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Opinion

Agricultural talks stalled, another round on December 9

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The fifth round of talks between protesting farmers and the Center showed no signs of progress, dealing a blow to the government’s offer to introduce a series of amendments to the three new farm laws that farmers say will harm their interests. . The agricultural unions maintained their demand for a total withdrawal of the legislation, but agreed to another meeting on December 9.

With the stagnation persisting, farmer representatives said they would intensify their agitation as thousands of people besieged the capital’s entry points for the 10th day in a row. They have called for a national blockade on December 8.

The government team, led by Minister of Agriculture Narendra Tomar, Minister of Railways, Food and Consumer Affairs Piyush Goyal and Minister of State for Commerce Som Prakash, offered to make four major amendments to the set of agricultural laws during the conversations, although they did not present any written writing. material, an official said, requesting anonymity.

While the government has leaned on its new reform agenda to improve crop prices and increase investment in the agricultural sector, farmers say changes approved by Parliament in September would allow large corporations to exploit them.

On Saturday, the government proposed new rules for free markets provided for by the Agricultural Products Trade and Trade (Promotion and Facilitation) Act 2020, one of the laws that farmers oppose.

Before the meeting, Interior Minister Amit Shah, Tomar, Defense Minister Rajnath Singh and Goyal met with Prime Minister Narendra Modi for an hour to discuss the four amendments they had offered to make.

During the talks, the government made four verbal offers. One, offered to amend the Trade in Agricultural Products and Commerce (Promotion and Facilitation) Act, 2020, to impose trade tariffs on new free markets to create a level playing field between these and the traditional government-controlled notified markets.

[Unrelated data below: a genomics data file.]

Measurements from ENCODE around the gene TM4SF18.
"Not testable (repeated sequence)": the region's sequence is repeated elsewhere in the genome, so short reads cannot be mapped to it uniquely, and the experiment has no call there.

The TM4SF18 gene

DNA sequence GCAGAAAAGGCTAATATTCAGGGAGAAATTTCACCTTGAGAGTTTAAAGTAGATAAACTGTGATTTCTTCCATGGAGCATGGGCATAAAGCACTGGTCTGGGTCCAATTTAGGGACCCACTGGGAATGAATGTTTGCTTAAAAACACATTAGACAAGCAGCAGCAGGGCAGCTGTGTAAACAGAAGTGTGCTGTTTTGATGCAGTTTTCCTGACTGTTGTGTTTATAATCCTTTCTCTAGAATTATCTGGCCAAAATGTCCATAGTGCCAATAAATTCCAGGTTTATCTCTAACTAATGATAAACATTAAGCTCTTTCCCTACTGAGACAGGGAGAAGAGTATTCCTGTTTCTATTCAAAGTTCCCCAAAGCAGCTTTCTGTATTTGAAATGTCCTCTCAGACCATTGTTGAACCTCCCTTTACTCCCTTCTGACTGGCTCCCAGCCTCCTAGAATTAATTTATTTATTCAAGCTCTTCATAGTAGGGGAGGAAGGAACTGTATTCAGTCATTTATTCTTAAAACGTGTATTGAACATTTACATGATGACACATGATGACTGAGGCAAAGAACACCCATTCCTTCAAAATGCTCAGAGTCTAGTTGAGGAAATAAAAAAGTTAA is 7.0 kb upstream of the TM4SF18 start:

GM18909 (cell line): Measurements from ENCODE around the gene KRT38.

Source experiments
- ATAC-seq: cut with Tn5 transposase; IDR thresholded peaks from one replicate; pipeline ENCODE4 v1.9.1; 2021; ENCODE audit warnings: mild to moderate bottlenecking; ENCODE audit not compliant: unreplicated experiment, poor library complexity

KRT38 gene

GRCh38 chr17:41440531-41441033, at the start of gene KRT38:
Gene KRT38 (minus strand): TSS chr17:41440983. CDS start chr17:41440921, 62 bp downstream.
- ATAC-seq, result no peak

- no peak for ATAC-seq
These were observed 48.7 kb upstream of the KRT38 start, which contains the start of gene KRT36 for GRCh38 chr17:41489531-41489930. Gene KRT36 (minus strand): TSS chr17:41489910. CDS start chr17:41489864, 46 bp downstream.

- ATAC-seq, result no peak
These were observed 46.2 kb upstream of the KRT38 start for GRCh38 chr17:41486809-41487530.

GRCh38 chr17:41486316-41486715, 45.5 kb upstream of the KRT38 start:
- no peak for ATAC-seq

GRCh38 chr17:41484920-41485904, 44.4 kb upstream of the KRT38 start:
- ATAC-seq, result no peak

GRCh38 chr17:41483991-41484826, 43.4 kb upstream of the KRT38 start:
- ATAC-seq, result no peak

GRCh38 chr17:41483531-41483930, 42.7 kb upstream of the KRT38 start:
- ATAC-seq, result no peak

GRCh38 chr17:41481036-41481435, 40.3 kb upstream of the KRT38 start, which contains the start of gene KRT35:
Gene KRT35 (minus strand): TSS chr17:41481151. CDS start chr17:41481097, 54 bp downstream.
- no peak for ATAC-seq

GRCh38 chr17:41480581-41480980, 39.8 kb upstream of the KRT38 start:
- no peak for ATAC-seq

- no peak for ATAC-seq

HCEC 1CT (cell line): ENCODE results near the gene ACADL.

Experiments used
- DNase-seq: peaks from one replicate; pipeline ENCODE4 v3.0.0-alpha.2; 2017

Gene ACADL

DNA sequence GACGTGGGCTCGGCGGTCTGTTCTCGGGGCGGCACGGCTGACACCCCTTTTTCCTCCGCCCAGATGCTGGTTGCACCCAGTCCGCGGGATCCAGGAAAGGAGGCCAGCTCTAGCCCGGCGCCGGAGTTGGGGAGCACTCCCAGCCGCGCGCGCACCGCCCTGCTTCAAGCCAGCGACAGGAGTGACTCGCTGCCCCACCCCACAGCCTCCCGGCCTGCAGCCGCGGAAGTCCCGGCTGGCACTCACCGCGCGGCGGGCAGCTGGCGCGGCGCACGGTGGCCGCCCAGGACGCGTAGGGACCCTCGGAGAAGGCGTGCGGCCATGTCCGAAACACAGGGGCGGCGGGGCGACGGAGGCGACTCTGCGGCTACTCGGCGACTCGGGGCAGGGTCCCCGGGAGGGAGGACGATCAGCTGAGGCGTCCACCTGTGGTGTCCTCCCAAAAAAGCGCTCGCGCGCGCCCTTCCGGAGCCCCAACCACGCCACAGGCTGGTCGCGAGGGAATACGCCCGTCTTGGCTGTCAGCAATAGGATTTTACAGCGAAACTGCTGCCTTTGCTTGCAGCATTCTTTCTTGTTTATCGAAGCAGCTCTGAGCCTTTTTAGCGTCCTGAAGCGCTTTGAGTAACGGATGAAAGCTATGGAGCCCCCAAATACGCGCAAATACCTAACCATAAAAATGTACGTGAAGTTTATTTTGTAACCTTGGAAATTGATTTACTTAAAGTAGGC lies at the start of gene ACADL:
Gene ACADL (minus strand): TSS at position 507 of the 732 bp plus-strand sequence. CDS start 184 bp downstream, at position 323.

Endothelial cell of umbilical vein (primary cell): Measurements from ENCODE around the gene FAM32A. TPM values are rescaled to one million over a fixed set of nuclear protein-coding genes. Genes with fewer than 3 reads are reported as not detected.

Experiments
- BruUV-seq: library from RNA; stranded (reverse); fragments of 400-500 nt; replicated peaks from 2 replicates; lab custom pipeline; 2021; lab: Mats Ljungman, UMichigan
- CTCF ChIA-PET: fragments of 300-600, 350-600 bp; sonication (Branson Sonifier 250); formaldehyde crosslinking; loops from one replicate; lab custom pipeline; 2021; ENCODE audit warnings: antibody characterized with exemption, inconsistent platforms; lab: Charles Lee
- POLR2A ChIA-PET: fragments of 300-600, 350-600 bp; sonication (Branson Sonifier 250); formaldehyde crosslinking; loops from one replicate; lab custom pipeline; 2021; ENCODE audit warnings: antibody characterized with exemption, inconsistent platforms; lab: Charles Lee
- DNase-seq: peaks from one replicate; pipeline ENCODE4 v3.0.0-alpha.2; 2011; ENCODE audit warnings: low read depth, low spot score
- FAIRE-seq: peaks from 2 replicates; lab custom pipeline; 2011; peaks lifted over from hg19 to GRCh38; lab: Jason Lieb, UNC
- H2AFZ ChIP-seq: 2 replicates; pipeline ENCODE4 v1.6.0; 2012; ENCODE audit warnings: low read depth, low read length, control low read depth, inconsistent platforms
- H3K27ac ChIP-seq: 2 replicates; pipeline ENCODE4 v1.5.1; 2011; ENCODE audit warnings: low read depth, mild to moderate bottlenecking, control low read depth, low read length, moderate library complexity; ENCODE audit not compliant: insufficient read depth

Farmers say free markets, where traders don’t have to pay any trade fees, will wipe out the traditional markets they depend on for guaranteed prices for commodities.

Two, the government said it was open to implementing a registration system for traders in free markets to help provide transparency in agricultural trade, price levels and traders’ traceability.

Third, the government said it would incorporate new clauses into its new contract farming legislation, the 2020 Farmers ‘Agreement (Empowerment and Protection) on Price Guarantee and Agricultural Services, to strengthen farmers’ land tenure rights. .

Finally, officials said it would allow farmers to go to any civil court to resolve disputes with traders. Under the 2020 Farmers’ (Empowerment and Protection) Agreement on Agricultural Prices and Services Guarantee, such disputes were to be resolved at the level of a subdivisional magistrate within 30 days.

Farmers feel they should be free to go to higher courts, but the government has argued that restricting dispute resolution to the local level was done for faster resolution.

The talks stalled at one point, when farmers staged a silent protest in their seats during the discussions, according to Kavitha Kuruganti of the Women’s Farmers’ Rights Forum, a participant.

“We reject the proposed amendments. All members of the delegation have decided to remain silent. The government side was trying to get us out. There was absolute silence from our side, ”Kuruganti said.

Farmers held up banners asking the government to say “yes or no” to the demand for the total withdrawal of the laws, said Rakesh Tikait, leader of the influential Bharatiya Kisan Union (Tikait faction).

The government sought more time to come up with a “concrete proposal” and farmers’ “written suggestions” would help fuel the talks, Tomar said.

He called on farmer leaders to send elderly protesters and children home.

Kuruganti said the agriculture minister concluded by congratulating the farmers for holding “peaceful and disciplined protests, free of political parties.” “That is quite far from the initial view of the government that farmers were misled and instigated.”

Recent reforms in the antiquated agricultural sector allow companies to freely trade agricultural products outside of the so-called government-controlled mandi system, allow private traders to store large quantities of commodities for future sales, and establish new rules for contract farming. .

Farmers fear that the reforms could pave the way for the government to stop buying basic products at minimum support prices (MSP) set by the federal government, erode their bargaining power and leave them at the mercy of private buyers.

“The issue is not about one particular clause, but about the direction in which the government of India is pushing agriculture in India,” said Avik Saha, secretary of the Kisan Sangharsh Coordination Committee for All India ( AIKSCC).

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